Other Names: Celiac sprue
Celiac disease is a condition in which the body's immune system is abnormally sensitive to gluten. It is caused by a combination of genetic and environmental risk factors.
Characteristics of Celiac disease
Celiac disease (CD) is an autoimmune disorder (i.e., a condition in which the body attacks its own cells) that is caused by an abnormal immune response to the ingestion of gluten. Gluten is a protein found in the grains wheat, barley, and rye. When individuals with CD consume gluten, an abnormal immune response causes inflammation in the lining of the intestine. Over time, the continued inflammation leads to damage to the lining of the intestine and symptoms of CD. Individuals with CD may experience a wide variety of symptoms, both intestinal and extra-intestinal. Intestinal symptoms include abdominal pain and/or distension, weight loss, anorexia, diarrhea, and flatulence. Extra-intestinal symptoms can include chronic fatigue, epilepsy, osteoporosis/osteopenia, dermatitis herpetiformis (a skin rash) and/or infertility. Individuals with prominent intestinal symptoms are said to have classic CD, while those with prominent extra-intestinal symptoms are said to have nonclassic CD. Some individuals with CD may not have any symptoms; this is referred to as silent CD.
Although there are many factors that influence an individuals risk of developing CD, changes or variants in certain genes, such as variants in the HLA-DQA1 gene (e.g., HLA-DQ2 haplotype) and the HLA-DQB1 (e.g., HLA-DQ8 haplotype) gene, as well as many others, appear to be responsible for approximately 50% of the reasons for individuals developing CD. Approximately 30-35% of individuals in the general population in the United States have either the HLA-DQ2 or HLA-DQ8 CD-susceptibility haplotype, while only 2-5% of these allele carriers go on to develop CD. Virtually all individuals with CD have one of these two CD-associated alleles.
A combination of clinical assessment of symptoms, blood testing for celiac antibodies, biopsy of the small intestine by endoscopy, genetic testing, and clinical follow-up are used to make a diagnosis of CD. Findings suggestive of CD include: (1) intestinal and/or extra-intestinal symptoms; (2) high levels of CD antibodies present in the blood; (3) characteristic changes to the lining of the intestine on biopsy; (4) HLA-DQ2 haplotype and/or HLA-DQ8 haplotype; and (5) improvement of symptoms with a gluten-free diet. It is important that diagnostic workup be undertaken before initiation of a gluten-free diet because specific blood tests and intestinal biopsy results depend upon the presence of gluten in the diet.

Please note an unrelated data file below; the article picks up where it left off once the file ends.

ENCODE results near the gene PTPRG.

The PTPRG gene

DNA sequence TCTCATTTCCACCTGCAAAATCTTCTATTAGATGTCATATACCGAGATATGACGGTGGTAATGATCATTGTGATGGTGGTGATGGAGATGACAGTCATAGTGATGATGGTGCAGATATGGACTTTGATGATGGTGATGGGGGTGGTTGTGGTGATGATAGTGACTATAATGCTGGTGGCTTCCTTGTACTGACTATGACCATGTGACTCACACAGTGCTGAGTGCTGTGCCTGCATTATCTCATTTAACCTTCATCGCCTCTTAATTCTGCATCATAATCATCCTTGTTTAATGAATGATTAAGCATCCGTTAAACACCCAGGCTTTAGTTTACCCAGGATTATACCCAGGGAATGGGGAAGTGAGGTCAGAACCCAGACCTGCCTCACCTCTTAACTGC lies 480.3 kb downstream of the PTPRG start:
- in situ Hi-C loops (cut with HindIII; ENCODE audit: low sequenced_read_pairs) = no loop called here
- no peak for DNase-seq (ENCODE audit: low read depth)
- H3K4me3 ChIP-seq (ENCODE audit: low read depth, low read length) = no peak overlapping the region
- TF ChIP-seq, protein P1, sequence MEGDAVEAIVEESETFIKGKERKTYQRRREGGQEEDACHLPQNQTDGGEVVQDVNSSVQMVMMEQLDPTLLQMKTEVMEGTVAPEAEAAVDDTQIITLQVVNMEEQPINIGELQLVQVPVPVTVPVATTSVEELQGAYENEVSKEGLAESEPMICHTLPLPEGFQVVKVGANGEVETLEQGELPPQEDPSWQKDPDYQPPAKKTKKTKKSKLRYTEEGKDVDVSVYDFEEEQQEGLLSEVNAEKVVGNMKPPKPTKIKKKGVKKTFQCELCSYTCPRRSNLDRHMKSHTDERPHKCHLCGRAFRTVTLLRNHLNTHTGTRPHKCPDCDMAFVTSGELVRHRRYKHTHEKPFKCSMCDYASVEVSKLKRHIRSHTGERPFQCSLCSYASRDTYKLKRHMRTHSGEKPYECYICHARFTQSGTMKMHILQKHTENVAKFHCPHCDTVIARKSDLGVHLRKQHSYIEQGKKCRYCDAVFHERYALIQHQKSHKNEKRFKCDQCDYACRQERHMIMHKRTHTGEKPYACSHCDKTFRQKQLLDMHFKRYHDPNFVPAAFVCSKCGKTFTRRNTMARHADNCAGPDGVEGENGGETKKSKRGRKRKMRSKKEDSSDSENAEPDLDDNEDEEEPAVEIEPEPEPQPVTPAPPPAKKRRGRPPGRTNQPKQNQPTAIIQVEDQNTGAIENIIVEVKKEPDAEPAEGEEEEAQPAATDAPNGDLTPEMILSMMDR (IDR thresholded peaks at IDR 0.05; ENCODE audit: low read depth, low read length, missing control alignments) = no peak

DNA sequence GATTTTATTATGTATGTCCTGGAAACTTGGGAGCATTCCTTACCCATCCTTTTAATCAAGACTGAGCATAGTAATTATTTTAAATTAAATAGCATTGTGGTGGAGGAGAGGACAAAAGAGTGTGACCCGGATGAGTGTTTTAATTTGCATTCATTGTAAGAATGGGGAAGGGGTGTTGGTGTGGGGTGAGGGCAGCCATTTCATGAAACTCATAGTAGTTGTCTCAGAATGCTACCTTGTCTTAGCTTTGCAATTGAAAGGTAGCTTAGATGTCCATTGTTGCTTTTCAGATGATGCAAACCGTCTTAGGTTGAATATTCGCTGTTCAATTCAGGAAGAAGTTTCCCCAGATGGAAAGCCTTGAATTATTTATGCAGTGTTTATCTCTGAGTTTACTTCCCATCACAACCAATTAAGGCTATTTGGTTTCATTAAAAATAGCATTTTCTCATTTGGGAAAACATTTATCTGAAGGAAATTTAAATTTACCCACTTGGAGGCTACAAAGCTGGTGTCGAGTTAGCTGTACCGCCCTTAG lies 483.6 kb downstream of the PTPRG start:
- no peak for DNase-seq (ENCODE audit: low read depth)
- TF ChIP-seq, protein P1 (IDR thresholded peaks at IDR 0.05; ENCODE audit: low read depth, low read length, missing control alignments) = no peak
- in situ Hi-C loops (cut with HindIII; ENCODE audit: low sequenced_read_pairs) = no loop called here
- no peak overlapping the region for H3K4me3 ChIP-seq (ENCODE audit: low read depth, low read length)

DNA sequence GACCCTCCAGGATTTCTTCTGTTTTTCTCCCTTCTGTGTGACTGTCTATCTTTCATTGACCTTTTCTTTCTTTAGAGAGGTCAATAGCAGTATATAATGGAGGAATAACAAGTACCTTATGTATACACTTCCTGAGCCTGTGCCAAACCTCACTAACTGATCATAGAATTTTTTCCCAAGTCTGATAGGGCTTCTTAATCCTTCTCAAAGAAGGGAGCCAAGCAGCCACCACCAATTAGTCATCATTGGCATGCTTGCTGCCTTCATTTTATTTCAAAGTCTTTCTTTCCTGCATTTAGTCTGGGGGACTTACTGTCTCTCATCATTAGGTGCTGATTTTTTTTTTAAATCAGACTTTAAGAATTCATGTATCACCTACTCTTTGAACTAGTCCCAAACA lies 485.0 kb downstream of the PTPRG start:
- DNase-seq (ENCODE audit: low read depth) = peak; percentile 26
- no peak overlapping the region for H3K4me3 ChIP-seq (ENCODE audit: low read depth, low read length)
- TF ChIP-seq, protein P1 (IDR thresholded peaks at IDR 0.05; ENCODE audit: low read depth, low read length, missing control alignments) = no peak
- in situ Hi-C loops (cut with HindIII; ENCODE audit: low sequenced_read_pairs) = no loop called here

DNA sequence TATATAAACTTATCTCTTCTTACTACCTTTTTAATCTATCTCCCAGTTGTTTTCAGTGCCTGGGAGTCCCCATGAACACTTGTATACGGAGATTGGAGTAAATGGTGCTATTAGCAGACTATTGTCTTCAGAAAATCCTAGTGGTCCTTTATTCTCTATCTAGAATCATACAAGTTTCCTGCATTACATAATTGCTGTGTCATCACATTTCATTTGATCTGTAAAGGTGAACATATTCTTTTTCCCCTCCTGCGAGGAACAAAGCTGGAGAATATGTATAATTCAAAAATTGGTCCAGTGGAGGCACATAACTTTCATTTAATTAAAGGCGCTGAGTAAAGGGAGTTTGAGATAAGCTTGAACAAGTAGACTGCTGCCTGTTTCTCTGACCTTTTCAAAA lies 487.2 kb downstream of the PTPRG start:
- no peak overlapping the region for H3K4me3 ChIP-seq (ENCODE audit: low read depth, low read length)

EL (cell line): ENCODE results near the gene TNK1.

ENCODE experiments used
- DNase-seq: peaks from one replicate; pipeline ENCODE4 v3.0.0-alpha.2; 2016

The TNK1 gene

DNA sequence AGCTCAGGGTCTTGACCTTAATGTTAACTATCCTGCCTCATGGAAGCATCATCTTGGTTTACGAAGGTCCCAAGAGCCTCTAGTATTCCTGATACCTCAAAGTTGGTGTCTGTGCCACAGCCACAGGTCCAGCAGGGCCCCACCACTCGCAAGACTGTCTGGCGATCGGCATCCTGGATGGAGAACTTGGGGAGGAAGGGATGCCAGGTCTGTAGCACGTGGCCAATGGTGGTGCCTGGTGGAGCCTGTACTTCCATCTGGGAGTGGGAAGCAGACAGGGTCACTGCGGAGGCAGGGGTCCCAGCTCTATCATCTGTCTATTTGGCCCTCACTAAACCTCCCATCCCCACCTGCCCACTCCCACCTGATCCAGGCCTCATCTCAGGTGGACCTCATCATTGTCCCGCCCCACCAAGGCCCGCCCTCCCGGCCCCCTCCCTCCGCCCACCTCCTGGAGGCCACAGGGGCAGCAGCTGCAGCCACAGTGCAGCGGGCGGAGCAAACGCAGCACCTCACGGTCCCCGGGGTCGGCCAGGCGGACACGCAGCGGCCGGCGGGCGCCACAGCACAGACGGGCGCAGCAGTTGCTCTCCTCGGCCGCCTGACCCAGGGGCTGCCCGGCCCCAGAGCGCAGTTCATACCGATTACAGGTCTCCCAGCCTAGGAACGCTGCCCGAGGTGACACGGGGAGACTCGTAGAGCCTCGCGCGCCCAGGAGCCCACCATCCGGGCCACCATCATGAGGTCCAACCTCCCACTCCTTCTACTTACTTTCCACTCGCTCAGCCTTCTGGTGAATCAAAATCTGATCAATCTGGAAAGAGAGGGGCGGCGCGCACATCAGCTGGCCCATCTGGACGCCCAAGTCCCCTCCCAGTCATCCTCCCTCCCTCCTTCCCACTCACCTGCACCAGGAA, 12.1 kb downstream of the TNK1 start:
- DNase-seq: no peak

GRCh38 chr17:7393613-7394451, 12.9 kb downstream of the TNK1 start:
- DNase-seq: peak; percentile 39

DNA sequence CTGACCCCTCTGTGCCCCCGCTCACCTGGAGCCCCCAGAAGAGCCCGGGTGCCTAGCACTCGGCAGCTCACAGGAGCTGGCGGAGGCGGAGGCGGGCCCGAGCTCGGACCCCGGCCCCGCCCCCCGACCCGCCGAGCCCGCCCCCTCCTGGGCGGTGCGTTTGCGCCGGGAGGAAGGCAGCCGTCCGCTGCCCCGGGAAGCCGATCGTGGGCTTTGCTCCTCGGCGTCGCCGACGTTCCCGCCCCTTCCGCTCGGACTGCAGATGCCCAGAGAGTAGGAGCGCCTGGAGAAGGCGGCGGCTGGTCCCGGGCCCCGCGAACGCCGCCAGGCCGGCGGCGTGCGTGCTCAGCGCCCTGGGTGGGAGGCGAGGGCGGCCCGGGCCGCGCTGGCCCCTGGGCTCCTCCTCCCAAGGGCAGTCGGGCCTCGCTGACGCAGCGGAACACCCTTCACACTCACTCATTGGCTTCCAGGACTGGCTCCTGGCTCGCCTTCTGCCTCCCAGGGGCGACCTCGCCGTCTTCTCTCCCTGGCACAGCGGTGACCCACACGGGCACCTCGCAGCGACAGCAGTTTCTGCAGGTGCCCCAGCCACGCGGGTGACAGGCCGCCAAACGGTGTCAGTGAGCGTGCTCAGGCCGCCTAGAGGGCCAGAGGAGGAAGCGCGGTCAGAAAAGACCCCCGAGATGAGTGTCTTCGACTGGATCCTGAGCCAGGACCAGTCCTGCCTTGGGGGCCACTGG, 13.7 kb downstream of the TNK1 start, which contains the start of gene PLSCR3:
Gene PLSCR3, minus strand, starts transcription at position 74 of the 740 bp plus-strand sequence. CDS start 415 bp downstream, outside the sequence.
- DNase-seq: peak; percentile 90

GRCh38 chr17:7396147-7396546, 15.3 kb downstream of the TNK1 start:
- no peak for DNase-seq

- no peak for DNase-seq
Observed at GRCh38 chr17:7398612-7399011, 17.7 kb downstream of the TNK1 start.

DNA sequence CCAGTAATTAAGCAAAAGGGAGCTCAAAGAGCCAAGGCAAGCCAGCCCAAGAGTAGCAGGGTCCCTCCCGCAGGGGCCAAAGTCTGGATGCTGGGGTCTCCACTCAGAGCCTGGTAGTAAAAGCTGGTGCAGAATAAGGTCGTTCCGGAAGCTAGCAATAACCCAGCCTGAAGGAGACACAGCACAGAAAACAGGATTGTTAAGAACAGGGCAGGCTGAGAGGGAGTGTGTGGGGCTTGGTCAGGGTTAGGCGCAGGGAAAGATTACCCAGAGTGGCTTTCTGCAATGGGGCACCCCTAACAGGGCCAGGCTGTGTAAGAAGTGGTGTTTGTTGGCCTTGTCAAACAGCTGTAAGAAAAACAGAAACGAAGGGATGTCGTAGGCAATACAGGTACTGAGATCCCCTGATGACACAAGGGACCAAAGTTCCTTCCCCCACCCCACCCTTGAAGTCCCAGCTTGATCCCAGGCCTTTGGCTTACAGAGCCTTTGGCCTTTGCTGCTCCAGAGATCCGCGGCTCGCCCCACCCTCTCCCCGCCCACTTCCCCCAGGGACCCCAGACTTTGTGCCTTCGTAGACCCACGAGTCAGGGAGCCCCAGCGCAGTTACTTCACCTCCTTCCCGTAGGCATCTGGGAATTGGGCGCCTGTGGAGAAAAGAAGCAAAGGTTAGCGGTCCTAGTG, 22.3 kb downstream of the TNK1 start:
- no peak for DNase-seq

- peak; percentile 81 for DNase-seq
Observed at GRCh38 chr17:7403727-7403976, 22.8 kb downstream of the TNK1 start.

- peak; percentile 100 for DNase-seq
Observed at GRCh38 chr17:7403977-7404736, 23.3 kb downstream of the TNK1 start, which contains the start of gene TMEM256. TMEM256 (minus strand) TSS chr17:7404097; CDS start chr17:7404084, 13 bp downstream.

In addition to genetic factors, having another autoimmune disorder (e.g., type 1 diabetes) is also a risk factor of CD. Additionally, compared to African Americans, European Americans are more likely to develop CD.
The treatment for CD is a strict life-long adherence to a gluten-free diet. A dietician experienced in treating individuals with CD should be involved to educate individuals with CD about common food items with hidden gluten, such as soy sauce, and non-food items, such as medications, postage stamp glue, and cosmetics. Complications of CD, including nutritional deficiencies and osteoporosis, can be treated in the standard manner.
An individuals response to the gluten-free diet is monitored by checking celiac antibody levels in the blood each year. Additional yearly surveillance may involve blood testing to screen for thyroid disorders and diabetes mellitus, which occur more frequently in individuals with CD. Bone mineral density, a non-invasive test similar to an X-ray, may also be done to rule out or monitor osteoporosis/osteopenia (low bone mineral density).
Mode of inheritance
CD is a complex condition, which means that it is caused by a combination of many different factors. These factors can be genetic or non-genetic (such as environmental factors). Complex conditions are inherited in a multifactorial pattern. This means that the chance for an individual to develop CD is influenced by the number and type of genetic and non-genetic factors occur together to which an individual is exposed. In other words, no single gene, and no single environmental factor cause CD. However, not all of these genetic factors and environmental factors are known.
Risk to family members
Studies suggest the risk for CD is 7-20% for siblings of an individual with CD and 5 to 10% for parents and children of an individual with CD. For siblings of an individual with CD that inherit the same CD-susceptibility allele (e.g., HLA-DQ2 and/or HLA-DQ8 haplotypes), the risk for CD could be as high as 40%.
Celiac Disease Foundation
Celiac Sprue Association
Gluten Intolerance Group of North America
Genetics Home Reference: Celiac disease
Medical Home Portal: Celiac Disease
Created by:Victoria Duke, MS
Edited by:Seema Jamal, MSc, LCGC